So this is it.

The surreal feeling came over Beatty as he stared at the ebb screen, studying the diagram Tesla sent him on how to intercept the asteroid. He didn't regret his decision to volunteer. He was the logical choice to pilot the Linacre onto the asteroid. As the highest ranking aboard, ultimate responsibility fell on him.

Personally, he had no wish to spend his remaining days as a burden to his family. Better to go out like this, for Ruth and his sons, for King and Country, for all mankind.

Beatty still wished he could see his family, talk to them, one last time.

"Is everything ready, Admiral?" Prime Minister Lloyd George asked over the radio.

"Yes, Sir. All ship's personnel and wounded have been evacuated. Nurse Hill strapped me into the helm before she got into her escape pod. I have Professor Tesla's instructions in front of me and the chief engineer has volunteered to remain onboard to overload the engine."

"What's the chief engineer's name?"

"Weilman. Leftenant Commander Raymond Weilman."

"Does he have family?"

"Yes. A wife and a daughter."

"I'll see to it they're well cared for. Your family as well."

"Thank you, Prime Minister. And, Sir . . ."

"Yes, Admiral?"

"I was wondering . . . if you could have someone tell my wife and sons." Beatty tried to push down the lump in his throat. "Tell them I love them, and I pray they understand why I did what I did."

"I'll give them the message personally."

"Thank you, Prime Minister. I appreciate that."

"It's the least I can do." Lloyd George paused. "God's speed, David."

"Thank you, Sir. Beatty out."

He shut off the radio and let out a long breath. Beatty then hit the intercom for the engine room. "Weilman?"

"Here, Sir."

"Well, shall we get on with it?"

"We'd better, hadn't we? I'd like to still look down on Earth from the pearly gates."

"As would I, Commander. Preparing to accelerate."

Beatty tapped several buttons in front of him. The Linacre shot through space. His eyes flickered from one part of the ebb screen to another, noting the ship's current speed and the target speed calculated by Tesla to intercept the asteroid. Linacre was actually ahead of the asteroid, but needed time to build up enough speed to match that of the deadly space rock on its approach.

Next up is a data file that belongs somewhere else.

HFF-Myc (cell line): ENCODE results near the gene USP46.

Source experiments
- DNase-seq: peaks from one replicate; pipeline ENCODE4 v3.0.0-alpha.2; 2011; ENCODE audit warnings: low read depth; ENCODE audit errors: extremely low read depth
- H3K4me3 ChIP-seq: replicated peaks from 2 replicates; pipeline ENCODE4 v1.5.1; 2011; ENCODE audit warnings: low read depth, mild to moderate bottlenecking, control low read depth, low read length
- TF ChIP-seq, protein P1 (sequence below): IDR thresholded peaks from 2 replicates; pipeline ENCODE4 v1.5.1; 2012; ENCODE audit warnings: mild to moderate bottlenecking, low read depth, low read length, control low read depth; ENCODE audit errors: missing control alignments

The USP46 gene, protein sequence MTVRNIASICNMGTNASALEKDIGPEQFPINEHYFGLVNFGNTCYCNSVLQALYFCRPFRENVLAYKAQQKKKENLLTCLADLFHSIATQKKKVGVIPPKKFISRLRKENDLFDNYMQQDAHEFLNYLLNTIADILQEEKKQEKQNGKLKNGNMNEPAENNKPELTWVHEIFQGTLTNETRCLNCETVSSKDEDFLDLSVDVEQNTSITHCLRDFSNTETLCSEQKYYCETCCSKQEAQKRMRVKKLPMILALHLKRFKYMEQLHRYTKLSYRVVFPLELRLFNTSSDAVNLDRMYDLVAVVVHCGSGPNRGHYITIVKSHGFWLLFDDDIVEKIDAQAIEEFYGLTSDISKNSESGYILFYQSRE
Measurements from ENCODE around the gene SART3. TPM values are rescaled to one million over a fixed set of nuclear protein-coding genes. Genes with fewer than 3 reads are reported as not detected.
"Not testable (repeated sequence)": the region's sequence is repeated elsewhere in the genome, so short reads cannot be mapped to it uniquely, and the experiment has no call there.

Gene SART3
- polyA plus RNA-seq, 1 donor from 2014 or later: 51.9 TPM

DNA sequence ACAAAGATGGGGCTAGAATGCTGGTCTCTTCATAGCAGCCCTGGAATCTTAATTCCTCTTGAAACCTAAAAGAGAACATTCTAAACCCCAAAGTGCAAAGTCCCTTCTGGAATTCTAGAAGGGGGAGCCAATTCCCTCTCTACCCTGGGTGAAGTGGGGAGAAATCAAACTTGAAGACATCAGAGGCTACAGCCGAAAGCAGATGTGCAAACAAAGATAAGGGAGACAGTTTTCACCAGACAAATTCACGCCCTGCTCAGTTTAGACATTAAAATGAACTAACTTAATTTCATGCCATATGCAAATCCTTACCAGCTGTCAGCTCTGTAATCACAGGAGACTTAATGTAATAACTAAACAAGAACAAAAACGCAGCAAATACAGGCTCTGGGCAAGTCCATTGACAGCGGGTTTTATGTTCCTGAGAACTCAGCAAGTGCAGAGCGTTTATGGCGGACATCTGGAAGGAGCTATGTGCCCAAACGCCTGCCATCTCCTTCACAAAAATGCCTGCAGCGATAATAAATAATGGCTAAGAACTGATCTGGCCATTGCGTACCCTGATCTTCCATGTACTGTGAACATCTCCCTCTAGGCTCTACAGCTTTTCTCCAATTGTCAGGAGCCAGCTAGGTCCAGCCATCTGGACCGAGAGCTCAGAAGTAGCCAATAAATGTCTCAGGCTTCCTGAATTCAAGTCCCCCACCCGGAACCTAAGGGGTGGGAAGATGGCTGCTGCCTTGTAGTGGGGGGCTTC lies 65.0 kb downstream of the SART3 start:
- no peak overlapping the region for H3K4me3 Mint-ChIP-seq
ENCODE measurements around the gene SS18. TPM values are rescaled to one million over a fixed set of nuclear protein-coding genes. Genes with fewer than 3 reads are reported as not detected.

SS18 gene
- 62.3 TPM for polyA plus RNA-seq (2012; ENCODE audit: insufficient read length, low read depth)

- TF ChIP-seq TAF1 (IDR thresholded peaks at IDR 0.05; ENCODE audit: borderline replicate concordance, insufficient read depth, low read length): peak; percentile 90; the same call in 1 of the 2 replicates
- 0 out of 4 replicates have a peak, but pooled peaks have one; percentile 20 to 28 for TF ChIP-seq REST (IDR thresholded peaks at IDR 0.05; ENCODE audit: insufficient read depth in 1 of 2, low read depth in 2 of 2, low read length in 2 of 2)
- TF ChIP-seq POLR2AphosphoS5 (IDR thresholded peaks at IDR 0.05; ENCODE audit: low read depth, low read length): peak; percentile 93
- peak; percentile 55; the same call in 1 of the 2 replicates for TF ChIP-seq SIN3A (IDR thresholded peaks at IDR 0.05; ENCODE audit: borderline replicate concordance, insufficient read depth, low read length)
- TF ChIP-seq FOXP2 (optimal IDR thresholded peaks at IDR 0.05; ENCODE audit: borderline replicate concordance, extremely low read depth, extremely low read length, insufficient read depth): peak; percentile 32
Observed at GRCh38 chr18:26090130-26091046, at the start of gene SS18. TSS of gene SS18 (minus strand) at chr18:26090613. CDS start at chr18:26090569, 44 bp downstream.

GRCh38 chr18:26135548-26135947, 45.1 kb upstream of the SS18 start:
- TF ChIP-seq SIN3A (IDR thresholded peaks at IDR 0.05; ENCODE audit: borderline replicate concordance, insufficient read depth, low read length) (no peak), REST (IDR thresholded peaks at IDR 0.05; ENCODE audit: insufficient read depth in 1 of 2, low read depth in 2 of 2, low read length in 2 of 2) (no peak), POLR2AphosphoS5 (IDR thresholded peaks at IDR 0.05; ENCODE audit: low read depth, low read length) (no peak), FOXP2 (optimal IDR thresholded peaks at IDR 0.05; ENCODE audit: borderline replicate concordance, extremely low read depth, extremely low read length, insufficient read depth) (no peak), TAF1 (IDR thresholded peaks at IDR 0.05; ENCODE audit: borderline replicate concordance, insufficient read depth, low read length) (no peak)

He also looked to a projection screen on his right linked to the ship's rear telescope. Already he could make out the bright ball of light that was the asteroid.

Sweat soaked his torso. He checked and double-checked and triple-checked the Linacre's speed and course. The smallest mistake would mean death for every living being on the planet.

Beatty glanced at the asteroid. It looked much bigger than it had only a few seconds before. Again he checked the ebb. Speed and course still looked good, so long as Tesla's projections were on the mark.

They have to be. He's the smartest chap in the world.

Unfortunately, even smart people weren't infallible.

Beatty shivered when he looked back at the screen. The asteroid appeared almost on top of him. He tried to shake off his anxiety as he did another check of the Linacre's speed and course. So far, so good.

The asteroid vanished from the screen. A split second later he spotted it through the bridge window.

It sped further in away from him!

"Dammit!" Beatty punched more buttons. Linacre's velocity increased. The gap closed between the ship and the asteroid. Not as much as Beatty would have liked. He pushed the engine harder. His heart pounded as Linacre drew closer to the asteroid. 100 miles . . . 80 miles . . . 40 miles.

Linacre shuddered.

"Sir," Weilman called. "The engine's getting pushed past its limits."

"No choice, Commander. If we don't get to that rock, the Earth's had it."

"Understood, Sir, but if you keep pushing the engine like this, it's going to give out."

Beatty tensed, panic swelling within him. If the engine failed, Earth was done for.

What choice do you have?

He coaxed every bit of power he could out of the engine. Twenty miles and closing to the asteroid.

The shuddering grew more violent.

Hold together. Please, God, for the sake of all your children, hold this ship together.

Ten miles . . . five miles. The brown, uneven surface of the asteroid filled the bridge window.

Beatty deployed the landing struts. He felt like someone had tossed the ship inside a baby's rattle.

So close. Please . . . hold . . . together.

Another shudder went through the ship, a different one.

They had touched down on the asteroid.

"We're down, Commander! Collapse the magnetic field!"

"Collapsing magnetic field, aye."

A minute after giving the order, a piercing whine reached his ears. The engine overloading. He wondered how long it would take. Hopefully not too long.

Beatty sat back, looking out at the surface of the asteroid. He let out a sardonic laugh. A big ugly rock would be the last thing he ever saw. Not his wife. Not his sons. Not even the Earth. Just this damn asteroid the Martians flew here to –

A monstrous roar filled the ship. A white light obliterated Beatty's vision.